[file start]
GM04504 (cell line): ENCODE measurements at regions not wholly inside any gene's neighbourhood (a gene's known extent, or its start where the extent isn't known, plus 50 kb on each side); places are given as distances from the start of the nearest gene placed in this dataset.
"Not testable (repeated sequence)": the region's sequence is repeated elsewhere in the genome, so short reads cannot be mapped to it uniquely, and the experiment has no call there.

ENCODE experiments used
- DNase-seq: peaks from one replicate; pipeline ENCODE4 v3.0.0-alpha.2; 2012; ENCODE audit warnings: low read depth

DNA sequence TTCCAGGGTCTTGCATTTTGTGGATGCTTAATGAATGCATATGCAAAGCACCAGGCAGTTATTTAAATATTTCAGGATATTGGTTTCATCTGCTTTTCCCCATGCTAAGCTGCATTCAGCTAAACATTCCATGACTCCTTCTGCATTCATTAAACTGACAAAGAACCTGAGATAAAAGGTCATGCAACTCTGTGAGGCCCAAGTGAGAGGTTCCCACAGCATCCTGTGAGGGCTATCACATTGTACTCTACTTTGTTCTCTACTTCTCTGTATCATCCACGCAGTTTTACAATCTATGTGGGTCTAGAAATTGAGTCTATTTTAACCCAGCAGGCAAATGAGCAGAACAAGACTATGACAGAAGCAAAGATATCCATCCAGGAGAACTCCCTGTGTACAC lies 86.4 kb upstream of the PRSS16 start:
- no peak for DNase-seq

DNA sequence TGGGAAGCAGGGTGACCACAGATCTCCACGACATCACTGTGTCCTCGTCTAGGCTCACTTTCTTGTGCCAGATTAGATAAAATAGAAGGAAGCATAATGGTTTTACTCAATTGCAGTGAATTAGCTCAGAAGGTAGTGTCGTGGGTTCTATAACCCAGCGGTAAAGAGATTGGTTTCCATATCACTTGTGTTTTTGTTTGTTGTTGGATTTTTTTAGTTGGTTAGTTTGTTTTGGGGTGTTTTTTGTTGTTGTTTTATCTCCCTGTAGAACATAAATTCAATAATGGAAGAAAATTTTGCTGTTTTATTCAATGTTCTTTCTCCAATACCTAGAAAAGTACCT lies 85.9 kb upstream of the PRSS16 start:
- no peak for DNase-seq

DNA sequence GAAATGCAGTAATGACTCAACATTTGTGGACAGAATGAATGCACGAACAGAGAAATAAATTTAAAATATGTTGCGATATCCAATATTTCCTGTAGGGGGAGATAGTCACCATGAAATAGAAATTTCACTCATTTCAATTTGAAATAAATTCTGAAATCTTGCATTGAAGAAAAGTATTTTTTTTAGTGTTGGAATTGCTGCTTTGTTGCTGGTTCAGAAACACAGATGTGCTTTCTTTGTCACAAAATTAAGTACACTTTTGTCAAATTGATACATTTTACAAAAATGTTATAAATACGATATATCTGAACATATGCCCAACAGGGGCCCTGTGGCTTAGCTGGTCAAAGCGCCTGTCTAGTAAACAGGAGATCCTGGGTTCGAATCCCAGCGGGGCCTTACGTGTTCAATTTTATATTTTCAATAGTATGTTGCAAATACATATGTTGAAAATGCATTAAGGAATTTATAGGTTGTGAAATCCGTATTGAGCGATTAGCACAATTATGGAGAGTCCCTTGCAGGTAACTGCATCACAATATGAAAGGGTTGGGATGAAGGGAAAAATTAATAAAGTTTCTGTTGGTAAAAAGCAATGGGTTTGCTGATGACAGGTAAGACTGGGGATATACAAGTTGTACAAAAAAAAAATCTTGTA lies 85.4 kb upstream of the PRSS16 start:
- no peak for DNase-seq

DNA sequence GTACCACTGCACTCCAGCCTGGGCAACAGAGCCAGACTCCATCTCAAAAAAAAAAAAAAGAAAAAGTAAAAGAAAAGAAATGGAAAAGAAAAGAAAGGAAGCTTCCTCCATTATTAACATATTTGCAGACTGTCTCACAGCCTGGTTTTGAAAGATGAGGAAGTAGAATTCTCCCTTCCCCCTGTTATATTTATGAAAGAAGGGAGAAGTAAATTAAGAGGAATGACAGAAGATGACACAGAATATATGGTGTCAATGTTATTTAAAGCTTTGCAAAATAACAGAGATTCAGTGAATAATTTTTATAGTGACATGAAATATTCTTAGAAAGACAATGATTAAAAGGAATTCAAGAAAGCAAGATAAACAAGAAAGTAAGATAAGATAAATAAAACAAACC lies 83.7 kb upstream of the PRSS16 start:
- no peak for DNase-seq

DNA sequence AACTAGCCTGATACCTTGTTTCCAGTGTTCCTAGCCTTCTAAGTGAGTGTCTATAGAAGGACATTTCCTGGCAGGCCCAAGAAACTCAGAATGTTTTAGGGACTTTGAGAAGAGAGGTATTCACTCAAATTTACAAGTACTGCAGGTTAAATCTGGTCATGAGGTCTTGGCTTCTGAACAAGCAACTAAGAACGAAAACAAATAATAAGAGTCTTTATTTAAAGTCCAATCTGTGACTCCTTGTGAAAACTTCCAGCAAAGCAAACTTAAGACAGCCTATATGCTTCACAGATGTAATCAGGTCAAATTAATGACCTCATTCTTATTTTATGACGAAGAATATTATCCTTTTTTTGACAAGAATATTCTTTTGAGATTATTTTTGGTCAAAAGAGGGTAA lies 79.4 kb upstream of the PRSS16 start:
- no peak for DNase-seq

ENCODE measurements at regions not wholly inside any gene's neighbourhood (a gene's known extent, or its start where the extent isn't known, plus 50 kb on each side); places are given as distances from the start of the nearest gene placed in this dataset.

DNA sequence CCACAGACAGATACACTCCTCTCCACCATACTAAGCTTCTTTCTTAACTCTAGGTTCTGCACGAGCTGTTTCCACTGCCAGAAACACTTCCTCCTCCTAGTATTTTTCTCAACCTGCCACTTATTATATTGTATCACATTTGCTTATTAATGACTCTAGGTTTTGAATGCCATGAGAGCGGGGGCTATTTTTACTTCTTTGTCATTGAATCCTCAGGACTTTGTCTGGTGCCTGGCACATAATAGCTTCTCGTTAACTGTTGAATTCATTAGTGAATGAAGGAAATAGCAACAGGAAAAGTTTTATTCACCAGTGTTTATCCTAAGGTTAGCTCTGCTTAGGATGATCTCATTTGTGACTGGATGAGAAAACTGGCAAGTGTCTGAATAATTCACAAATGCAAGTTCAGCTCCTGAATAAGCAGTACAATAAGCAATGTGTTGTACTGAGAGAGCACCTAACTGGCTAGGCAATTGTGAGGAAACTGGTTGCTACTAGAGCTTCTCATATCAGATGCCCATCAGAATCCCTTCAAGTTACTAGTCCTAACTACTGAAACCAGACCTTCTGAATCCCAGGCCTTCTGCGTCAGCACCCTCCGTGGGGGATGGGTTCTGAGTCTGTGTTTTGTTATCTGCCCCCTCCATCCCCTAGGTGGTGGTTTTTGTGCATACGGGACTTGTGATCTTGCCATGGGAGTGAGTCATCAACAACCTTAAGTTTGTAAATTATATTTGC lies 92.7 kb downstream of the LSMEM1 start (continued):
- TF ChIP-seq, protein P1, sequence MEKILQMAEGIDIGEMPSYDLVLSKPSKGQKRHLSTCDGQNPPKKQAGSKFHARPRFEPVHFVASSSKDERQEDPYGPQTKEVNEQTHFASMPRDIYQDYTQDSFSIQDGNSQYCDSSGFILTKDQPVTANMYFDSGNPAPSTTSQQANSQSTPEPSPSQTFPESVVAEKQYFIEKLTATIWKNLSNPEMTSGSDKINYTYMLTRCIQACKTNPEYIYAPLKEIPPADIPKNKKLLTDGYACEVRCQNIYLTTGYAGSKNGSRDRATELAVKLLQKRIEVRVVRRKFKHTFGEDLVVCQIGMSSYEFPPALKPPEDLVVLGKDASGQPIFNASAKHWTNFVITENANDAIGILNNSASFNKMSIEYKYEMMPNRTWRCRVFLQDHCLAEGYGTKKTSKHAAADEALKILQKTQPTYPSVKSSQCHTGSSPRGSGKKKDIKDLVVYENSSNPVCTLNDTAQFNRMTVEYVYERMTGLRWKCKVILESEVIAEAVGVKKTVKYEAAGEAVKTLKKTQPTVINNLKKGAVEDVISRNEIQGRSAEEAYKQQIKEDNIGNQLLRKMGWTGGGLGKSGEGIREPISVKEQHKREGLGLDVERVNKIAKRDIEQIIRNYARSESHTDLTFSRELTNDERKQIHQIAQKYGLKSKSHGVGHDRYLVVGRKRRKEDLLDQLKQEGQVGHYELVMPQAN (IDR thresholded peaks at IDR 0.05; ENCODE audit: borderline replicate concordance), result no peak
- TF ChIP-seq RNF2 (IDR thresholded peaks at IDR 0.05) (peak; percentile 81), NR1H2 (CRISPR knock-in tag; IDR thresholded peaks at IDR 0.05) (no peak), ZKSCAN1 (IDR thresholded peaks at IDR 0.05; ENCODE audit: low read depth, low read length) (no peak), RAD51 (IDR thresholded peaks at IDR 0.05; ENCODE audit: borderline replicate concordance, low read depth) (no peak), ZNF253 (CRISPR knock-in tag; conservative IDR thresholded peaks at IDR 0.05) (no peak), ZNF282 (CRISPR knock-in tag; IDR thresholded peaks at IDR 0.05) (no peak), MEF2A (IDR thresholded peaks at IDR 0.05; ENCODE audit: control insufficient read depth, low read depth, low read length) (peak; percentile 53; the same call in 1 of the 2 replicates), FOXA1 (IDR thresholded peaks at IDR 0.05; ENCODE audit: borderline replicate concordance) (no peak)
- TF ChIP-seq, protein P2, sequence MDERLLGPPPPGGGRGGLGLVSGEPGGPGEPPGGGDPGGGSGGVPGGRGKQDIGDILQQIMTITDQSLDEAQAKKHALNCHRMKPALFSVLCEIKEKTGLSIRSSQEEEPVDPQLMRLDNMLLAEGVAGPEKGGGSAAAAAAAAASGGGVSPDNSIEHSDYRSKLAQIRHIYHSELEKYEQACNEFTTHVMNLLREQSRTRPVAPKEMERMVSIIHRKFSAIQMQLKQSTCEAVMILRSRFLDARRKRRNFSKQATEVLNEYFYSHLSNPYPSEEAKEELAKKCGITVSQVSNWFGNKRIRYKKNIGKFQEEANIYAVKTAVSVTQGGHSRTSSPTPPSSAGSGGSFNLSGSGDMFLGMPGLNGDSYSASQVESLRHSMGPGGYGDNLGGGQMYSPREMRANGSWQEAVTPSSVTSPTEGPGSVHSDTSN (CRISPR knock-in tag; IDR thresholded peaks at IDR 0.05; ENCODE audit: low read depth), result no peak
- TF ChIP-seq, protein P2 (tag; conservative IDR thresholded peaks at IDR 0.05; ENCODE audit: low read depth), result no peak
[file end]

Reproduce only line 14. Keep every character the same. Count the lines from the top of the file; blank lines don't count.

- no peak for DNase-seq